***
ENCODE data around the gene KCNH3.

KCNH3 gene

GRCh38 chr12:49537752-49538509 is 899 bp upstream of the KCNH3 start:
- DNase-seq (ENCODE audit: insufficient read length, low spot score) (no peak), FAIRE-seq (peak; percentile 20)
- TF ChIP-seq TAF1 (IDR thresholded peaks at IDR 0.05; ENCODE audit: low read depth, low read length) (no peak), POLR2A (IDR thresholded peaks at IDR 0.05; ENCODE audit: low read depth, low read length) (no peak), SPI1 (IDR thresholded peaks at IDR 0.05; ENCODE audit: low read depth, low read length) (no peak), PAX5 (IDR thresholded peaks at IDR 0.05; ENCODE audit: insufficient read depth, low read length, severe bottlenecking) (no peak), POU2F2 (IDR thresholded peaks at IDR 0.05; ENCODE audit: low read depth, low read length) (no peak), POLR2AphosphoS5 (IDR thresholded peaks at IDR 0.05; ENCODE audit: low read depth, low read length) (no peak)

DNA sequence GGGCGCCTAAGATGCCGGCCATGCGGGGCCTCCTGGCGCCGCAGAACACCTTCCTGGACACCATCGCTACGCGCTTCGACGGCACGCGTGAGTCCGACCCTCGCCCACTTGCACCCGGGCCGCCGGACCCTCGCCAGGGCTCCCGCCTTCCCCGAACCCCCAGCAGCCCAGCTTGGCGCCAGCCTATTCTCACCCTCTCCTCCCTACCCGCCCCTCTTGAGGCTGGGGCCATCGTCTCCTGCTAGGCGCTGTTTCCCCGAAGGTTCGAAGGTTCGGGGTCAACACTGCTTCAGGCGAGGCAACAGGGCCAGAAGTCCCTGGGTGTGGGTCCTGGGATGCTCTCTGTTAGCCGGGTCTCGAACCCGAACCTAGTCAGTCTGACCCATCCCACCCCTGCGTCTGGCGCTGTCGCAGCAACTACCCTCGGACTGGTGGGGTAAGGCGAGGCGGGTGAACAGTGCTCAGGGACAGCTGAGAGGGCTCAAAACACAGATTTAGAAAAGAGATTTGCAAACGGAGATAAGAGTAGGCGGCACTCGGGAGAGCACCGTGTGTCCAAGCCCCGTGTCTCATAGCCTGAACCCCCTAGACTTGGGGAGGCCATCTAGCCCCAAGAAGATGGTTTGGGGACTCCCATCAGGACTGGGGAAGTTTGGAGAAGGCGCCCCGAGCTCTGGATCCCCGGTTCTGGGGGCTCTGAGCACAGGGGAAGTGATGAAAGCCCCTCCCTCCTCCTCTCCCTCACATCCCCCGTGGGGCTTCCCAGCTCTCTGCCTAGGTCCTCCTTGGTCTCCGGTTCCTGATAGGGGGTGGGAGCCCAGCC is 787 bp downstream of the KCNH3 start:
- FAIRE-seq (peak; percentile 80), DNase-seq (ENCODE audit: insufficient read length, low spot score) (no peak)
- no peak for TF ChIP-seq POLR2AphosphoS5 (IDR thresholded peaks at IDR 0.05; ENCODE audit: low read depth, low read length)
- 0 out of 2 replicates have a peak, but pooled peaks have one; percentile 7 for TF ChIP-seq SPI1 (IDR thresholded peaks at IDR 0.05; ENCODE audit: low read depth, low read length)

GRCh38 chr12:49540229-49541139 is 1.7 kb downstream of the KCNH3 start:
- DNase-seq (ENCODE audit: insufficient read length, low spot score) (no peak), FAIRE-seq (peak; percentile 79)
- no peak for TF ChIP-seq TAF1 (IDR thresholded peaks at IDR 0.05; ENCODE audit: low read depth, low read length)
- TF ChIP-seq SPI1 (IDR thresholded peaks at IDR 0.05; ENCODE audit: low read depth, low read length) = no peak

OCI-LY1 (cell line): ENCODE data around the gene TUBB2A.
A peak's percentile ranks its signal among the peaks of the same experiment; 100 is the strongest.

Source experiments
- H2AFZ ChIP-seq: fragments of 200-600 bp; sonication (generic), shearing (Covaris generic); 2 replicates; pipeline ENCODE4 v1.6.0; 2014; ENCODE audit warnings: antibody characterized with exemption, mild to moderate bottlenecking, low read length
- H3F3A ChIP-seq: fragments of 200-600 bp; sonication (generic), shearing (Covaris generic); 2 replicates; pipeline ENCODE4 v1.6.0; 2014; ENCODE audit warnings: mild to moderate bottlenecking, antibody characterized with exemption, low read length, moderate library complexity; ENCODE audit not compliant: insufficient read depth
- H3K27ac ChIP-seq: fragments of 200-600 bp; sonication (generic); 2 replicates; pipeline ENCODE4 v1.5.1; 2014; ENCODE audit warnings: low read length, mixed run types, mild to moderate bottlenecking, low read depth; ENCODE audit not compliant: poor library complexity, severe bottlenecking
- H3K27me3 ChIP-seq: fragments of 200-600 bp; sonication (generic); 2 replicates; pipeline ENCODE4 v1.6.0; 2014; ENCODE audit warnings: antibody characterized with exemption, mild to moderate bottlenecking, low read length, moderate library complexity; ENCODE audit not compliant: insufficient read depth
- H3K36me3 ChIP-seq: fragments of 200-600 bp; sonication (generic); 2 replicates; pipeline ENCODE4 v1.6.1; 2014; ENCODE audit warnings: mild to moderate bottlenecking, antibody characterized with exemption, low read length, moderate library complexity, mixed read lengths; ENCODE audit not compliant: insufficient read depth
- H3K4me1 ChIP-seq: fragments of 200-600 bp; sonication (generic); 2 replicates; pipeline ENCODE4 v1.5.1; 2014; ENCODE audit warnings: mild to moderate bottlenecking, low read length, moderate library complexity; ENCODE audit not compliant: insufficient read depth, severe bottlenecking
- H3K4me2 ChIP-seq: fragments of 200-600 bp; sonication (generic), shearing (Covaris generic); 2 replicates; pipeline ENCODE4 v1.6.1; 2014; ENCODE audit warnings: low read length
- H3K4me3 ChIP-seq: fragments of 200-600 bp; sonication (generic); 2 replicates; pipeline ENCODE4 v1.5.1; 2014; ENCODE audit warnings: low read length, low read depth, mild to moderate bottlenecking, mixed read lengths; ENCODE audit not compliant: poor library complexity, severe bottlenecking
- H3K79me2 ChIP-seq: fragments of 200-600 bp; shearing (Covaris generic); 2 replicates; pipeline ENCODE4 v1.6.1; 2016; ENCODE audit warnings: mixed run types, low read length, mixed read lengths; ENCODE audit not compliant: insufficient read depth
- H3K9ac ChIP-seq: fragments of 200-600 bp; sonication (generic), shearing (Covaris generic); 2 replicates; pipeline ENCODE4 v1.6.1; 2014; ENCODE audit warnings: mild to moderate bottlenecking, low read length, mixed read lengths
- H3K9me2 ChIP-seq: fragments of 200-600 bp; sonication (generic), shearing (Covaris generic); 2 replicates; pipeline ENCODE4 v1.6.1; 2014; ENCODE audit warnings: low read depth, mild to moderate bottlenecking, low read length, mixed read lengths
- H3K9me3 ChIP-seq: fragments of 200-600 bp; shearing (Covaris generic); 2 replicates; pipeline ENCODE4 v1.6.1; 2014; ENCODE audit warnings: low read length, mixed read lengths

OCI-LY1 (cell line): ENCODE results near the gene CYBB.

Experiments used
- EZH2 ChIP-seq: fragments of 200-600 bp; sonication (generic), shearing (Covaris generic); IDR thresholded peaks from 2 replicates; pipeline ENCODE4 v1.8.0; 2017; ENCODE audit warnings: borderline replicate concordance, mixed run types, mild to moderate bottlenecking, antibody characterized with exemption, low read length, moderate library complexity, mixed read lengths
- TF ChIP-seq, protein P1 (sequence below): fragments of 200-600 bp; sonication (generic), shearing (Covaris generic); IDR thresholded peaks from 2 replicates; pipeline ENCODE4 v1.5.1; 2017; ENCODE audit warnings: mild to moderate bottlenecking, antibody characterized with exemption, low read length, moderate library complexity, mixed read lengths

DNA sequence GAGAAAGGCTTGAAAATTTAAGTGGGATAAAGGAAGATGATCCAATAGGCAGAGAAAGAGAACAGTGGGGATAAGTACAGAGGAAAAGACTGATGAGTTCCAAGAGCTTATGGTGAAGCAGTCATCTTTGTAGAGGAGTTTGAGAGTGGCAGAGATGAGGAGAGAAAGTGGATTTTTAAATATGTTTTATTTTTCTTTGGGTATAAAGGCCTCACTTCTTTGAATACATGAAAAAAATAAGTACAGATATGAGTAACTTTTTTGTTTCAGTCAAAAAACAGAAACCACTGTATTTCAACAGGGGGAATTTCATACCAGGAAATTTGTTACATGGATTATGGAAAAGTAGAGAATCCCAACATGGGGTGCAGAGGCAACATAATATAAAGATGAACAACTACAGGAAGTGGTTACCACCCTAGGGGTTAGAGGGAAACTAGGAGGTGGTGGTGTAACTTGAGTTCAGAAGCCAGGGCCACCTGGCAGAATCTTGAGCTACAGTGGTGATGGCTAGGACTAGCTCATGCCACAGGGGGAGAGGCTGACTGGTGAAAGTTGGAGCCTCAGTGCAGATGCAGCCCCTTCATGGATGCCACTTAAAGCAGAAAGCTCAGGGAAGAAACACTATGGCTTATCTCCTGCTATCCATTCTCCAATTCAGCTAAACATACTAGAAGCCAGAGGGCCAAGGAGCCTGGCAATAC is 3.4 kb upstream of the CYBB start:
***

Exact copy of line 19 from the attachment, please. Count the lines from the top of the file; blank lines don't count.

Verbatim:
- H3K27ac ChIP-seq: fragments of 200-600 bp; sonication (generic); 2 replicates; pipeline ENCODE4 v1.5.1; 2014; ENCODE audit warnings: low read length, mixed run types, mild to moderate bottlenecking, low read depth; ENCODE audit not compliant: poor library complexity, severe bottlenecking